Yesterday the topic of revision came up. I resisted the urge to revise that post and instead decided to add a few random addenda here.

  • Ridiculous? Maybe. But often I go back and forth, day by day, on the question of definite vs. indefinite article. “The” becomes “a” becomes “the” becomes “a.”
  • Better yet, I sometimes wonder why I even need articles at all. I delete them altogether. Only to see them rise again, gaudy as Lazarus.
  • Revision time is often consumed with questions regarding stanzas. One day a poem looks good as a single block. The next, it struts its stuff in couplets. Then, like punch lines in jokes, it’s tercets. The lovely quatrain, maybe?
  • Of course, stanzas don’t always cooperate. Some of them are stubborn, refusing to obey orders and “fall in.” Then the revisionist faces the decision on whether to allow a single line at the end or not. Too show-offy? Cheap? Unjustified?
  • Or maybe we just shorten or lengthen lines to make them fit a stanza pattern?
  • Adjectives. Adverbs. Guilty until proven innocent, yes, but oh, how the bleeding-heart reviser wants to find them innocent. I steel myself. Fewer and fewer pass the gate.
  • Word-search function. It’s a great way to hound-dog words that keep popping up in poems like relatives fond of dropping in for dinner or borrowing money.
  • Aloud. Ultimately, all revisions must come before the Supreme Court: my ears.
  • Unusual or unexpected word pairings. Strange but compelling bedfellows. They’re auditioning all the time in the revision process. When they work, they can steal the show.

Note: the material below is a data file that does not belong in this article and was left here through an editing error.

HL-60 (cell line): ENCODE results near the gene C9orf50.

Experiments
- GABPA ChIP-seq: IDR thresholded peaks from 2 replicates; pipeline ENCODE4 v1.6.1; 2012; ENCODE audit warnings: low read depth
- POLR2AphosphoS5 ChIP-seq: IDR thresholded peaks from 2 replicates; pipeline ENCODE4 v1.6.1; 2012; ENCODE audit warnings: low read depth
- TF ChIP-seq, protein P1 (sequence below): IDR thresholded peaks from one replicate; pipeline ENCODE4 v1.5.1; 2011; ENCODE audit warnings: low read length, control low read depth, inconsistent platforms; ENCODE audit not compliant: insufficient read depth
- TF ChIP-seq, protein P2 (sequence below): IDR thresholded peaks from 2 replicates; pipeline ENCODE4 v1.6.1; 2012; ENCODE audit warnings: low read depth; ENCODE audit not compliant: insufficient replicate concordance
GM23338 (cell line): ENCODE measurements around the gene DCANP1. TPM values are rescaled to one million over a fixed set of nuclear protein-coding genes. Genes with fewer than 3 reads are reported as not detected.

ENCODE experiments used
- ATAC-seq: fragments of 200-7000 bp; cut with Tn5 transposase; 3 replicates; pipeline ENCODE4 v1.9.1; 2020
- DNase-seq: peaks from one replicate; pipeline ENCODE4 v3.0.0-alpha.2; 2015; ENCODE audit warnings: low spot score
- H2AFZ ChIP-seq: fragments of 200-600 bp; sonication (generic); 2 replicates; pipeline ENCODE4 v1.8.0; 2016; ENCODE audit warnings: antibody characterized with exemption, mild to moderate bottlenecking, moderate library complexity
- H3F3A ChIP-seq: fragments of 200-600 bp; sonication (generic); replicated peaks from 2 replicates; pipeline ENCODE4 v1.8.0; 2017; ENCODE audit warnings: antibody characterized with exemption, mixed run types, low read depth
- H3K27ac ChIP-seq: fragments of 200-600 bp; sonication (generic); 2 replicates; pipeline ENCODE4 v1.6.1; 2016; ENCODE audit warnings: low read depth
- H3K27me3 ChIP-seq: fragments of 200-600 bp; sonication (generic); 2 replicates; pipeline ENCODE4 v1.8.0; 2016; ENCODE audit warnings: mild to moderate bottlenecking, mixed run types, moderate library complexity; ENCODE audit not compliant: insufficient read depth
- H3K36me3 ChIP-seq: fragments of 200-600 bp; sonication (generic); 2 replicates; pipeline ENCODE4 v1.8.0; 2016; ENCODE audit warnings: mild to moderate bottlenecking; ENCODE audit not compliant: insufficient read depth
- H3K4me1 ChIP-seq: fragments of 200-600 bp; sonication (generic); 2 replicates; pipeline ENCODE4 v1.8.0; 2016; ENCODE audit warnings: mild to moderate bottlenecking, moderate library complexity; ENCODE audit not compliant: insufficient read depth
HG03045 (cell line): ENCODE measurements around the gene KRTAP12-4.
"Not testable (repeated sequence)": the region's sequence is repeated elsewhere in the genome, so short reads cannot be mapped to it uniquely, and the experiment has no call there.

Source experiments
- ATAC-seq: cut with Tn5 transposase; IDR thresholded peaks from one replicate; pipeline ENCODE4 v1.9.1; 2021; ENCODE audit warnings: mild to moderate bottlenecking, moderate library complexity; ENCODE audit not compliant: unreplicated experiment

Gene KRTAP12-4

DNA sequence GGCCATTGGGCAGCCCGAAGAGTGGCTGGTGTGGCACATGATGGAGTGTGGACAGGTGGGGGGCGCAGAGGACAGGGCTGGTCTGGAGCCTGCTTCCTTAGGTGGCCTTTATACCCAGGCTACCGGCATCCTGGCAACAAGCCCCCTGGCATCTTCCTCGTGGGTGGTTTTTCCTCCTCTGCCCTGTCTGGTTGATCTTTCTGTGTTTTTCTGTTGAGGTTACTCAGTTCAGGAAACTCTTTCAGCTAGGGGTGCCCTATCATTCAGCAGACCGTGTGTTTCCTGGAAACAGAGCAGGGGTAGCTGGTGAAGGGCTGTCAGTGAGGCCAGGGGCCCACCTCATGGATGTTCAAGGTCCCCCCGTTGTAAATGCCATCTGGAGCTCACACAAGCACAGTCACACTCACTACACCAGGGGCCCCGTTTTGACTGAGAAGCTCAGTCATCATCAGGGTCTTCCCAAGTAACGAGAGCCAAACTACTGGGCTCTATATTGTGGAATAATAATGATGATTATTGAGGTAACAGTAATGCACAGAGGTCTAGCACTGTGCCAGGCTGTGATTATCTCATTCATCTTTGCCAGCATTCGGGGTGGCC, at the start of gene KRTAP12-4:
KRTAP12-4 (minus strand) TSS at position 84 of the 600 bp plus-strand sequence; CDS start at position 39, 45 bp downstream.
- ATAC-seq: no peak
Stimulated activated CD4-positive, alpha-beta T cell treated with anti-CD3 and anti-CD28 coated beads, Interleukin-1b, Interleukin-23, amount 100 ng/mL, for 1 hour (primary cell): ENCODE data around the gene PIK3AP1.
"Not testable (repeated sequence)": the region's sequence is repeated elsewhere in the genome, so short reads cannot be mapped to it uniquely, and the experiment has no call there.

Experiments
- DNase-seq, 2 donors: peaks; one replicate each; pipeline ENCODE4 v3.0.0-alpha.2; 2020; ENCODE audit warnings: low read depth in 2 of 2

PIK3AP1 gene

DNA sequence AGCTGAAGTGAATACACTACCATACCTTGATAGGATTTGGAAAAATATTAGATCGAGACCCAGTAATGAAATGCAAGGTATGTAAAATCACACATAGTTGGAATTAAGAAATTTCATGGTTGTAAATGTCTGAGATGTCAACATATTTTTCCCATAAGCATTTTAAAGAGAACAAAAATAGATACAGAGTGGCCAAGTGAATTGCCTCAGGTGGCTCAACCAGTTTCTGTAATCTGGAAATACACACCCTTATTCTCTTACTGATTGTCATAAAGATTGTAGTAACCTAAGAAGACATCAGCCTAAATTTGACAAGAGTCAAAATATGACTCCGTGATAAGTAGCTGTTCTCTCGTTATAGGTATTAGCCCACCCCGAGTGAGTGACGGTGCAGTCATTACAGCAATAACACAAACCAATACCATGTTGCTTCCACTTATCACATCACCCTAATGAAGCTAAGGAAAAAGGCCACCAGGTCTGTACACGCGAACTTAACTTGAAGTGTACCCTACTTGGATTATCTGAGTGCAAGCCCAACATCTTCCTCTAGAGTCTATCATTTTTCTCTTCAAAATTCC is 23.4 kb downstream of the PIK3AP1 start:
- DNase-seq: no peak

• Simile or metaphor? It’s like oil and vinegar for the salad: never 50/50. Metaphors should be predominant, as the word “like” can attract too much attention, especially in close proximity.
  • “No one is indispensable,” we’re often told at work. The same is true of words. How many can safely go? Cutting to the bone is not just the province of butchers and surgeons.
  • Little kids play dress-up by trying on Mom and Dad’s clothes and shoes. Poets do the same by walking into the closet where imagery is kept. Often, the four neglected senses (sound, smell, touch, taste) can take a good poem and make it that much better.
  • All poetic devices are like salt: they add flavor, but too much of any one ruins the dish.
  • What? Your poem has been accepted by a journal? Here come the stages: Elation, followed by, “Could I have marketed this work to a better-known magazine, now that it’s been snapped up by this one?” followed by the arrival of the journal in the mail and a fear of even looking at it because a.) It might suddenly look different — like a changeling has been inserted as a practical joke — and elicit a feeling of embarrassment, b.) there might be maddening errors by the printer, or c.) it might just trigger an urge to… REVISE. Just a little more, is all. Pretty please?
  • Finally, you know you’re a revisionary on a par with Catherine of Avila when you read John Keats, Robert Frost, and Elizabeth Bishop and feel an urge to revise their poems. It occurs to you, for the first time, that there might be a thin line between revision prowess and obsessive compulsive disorder.
  • Poetry proposition: In no other genre does revision play a greater role.
  • And finally, my favorite “click” on a blogging platform, a Word document, or an online comment: EDIT. Hallowed be its name.

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